The court found that an agency rejecting all alternatives as not potentially feasible does not render an EIR inadequate and held, “[a]bsent a showing that the EIR failed to include a particular alternative that was potentially feasible or that, under the circumstances presented . . . did not amount to a reasonable range of alternatives, plaintiff’s challenge to the alternatives analysis fails.”  Noting petitioner’s failure to carry its burden to demonstrate the inadequacy of the alternatives analysis, the court stated, “[a]n appellant may not simply claim the agency failed to present an adequate range of alternatives and then sit back and force the agency to prove it wrong.”

Air Quality

MSBEC claims that the EIR uses the wrong baseline for air quality emissions and consequently understates the Project’s environmental impact.  It claims that the EIR incorrectly used permitted emission rates instead of the existing facility’s actual emission rates and that due to this error, the EIR’s analysis of Project’s impact on air quality is likewise incorrect and misleading.  MSBEC’s argument relied, in part, on evidence submitted to the Board of Supervisors on the day of the appeal hearing.  However, the County’s rules of procedure state that all documentary evidence must be submitted at least five days before the appeal hearing.  The court found the documents were not properly part of the record before the Board of Supervisors and thus inadmissible in the hearing on the writ of mandate.  The court stated, “The Board excluded the letter from the evidence before it for consideration.  Absent error in this regard, the letter is not properly part of the record before us on review of the Board’s decision.”

MSBEC further claimed that the County erred in using an approximation of emissions, rather than actual emissions, as a baseline.  The court rejected this claim because there was only a 7 percent difference between the actual emissions and the approximate emissions rate.  The court found that this small discrepancy would not have precluded informed decisionmaking or informed public participation.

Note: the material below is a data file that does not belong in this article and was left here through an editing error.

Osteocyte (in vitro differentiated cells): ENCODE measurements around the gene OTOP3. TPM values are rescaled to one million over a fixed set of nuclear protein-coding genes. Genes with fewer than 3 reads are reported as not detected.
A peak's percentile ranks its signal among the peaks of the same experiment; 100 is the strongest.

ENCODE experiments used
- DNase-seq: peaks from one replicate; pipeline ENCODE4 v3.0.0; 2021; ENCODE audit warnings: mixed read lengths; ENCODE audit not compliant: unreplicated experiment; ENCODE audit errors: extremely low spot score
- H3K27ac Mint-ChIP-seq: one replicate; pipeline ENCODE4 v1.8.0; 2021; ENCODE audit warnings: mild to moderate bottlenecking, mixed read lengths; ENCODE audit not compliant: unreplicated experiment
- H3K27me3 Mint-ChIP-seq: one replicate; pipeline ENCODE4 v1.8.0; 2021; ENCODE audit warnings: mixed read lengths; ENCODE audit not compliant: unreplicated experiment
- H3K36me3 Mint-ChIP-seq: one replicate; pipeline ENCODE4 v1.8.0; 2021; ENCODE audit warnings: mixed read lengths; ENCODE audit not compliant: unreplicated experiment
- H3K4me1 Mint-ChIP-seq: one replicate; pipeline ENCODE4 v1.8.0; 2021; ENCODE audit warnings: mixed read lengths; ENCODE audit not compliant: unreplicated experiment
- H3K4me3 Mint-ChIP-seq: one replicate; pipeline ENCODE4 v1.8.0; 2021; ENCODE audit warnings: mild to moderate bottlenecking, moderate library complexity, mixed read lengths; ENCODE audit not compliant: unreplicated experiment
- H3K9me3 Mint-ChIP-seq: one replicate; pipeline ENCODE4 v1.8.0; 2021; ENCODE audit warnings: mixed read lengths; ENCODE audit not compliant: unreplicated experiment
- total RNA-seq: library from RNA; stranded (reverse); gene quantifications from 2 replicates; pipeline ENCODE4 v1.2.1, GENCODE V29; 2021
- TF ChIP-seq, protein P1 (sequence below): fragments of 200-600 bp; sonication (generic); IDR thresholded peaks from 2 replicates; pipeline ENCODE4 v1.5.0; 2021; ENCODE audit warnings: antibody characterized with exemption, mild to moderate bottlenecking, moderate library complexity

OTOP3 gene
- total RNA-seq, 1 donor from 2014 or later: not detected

MSBEC asserted that the EIR failed to disclose, analyze and mitigate the noise impacts of the Project.  One mitigation measure provides that if noise complaints are received regarding the facility’s new equipment, Roseburg must have a consultant measure the noise.  If the noise is greater than 1 db at the nearest residence, Roseburg must implement additional noise reducing treatments.  MSBEC argued that a mitigation measure’s success cannot be based on complaints being received and subsequent tests being performed.  The court found no legal support for MSBEC’s argument.  The mitigation measure is not vague.  If a complaint is received, Roseburg must investigate and if necessary, act.  Therefore, the court rejected MSBEC’s claim regarding the inadequacy of the mitigation measure. 

The court further rejected MSBEC’s arguments regarding cumulative noise impacts.  The court addressed two noise reports added to the final EIR that were only summarized in the draft EIR.  MSBEC asserted the EIR should have been circulated for further review after the reports were added.  The court found that incorporation of the two reports in the FEIR in their entirety instead of “in summary fashion is not the type of new information requiring recirculation of the EIR.”


The court found that MSBEC failed to show that the EIR was deficient in regard to the Project’s impacts on water quality. 

The court acknowledged that there were some minor deficiencies and inaccuracies in the EIR but concluded that the deficiencies and inaccuracies did not prejudice the environmental review process.  Accordingly, the court of appeal affirmed the judgment of the trial court.